Applications like GitHub.com and GitLab.com can trigger webhook calls once something in issues change. In these examples you can set up a webhook or integration and register some secret. At the receiving endpoint of the webhook, the headers of the webhook HTTP POST request contain information about the originating service and the nature of the trigger... and that secret as well (or, in GitHub's case, a SHA-1 hash over the payload computed using that secret).
In either way, you can test whether the webhook API request is valid - coming from a system that you know and accept requests from. Since the webhook API endpoint is 'open' by nature, an attacker could otherwise forge requests that you couldn't distinguish from authenticated calls.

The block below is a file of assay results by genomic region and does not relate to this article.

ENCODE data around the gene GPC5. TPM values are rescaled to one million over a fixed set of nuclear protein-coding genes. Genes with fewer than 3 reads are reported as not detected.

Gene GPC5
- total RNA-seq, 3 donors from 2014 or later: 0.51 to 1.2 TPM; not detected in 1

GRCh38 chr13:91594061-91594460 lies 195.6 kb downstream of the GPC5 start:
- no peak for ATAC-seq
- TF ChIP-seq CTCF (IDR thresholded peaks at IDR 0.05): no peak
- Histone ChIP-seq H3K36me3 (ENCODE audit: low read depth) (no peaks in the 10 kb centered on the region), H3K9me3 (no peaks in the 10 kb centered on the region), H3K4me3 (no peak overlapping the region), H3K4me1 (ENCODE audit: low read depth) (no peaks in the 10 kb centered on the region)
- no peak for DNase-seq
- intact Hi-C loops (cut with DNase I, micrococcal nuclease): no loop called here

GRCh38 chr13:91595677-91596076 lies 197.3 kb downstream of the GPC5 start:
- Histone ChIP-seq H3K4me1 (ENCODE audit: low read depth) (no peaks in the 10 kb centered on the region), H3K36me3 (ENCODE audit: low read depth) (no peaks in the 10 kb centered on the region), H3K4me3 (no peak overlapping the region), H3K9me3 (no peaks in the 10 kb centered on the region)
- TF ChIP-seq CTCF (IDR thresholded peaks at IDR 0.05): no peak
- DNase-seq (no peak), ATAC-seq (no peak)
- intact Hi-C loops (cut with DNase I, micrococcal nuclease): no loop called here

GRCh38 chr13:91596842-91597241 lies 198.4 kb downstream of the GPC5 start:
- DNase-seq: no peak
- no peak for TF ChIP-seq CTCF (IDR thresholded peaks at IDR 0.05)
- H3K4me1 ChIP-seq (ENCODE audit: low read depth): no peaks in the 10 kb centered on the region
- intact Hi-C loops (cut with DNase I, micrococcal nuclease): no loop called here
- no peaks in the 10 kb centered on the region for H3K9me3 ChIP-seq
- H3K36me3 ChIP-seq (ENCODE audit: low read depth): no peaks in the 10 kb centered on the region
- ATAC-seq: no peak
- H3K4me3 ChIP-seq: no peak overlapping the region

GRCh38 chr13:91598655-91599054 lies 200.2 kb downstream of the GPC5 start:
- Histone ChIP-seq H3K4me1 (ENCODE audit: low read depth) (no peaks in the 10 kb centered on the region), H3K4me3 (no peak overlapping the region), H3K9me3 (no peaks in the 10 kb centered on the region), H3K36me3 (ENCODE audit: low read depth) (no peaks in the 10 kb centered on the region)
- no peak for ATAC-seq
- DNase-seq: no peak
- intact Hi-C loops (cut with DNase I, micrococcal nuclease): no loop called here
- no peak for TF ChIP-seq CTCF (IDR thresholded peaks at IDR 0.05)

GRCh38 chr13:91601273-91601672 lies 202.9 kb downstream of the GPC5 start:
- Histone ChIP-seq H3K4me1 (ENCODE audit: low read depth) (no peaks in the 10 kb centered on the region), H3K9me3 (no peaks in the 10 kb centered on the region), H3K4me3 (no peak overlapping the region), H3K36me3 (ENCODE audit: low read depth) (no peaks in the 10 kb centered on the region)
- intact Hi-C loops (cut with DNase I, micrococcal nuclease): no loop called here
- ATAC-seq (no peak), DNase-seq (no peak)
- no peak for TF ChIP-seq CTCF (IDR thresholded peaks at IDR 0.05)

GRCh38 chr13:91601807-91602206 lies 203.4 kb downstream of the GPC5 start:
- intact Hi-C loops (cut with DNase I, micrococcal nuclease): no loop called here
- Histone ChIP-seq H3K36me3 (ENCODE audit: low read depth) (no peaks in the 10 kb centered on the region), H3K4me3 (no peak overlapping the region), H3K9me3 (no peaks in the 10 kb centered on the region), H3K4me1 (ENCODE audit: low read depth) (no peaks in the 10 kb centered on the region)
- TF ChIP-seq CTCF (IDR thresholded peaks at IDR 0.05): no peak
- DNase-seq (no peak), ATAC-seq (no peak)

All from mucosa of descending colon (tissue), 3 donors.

I've investigated Jira's webhook API requests, and tried to find similar functionality in the documentation... but with no luck yet. Question: how can Jira webhook calls be authenticated so that a receiving endpoint can distinguish between valid and fake requests? Can request headers contain data to signal a) that it's coming from an issue change in Jira, and b) a secret or token to test the request's validity?
@moderator: could you add a 'webhooks' tag? I'm just lacking the reputation for that in this StackExchange.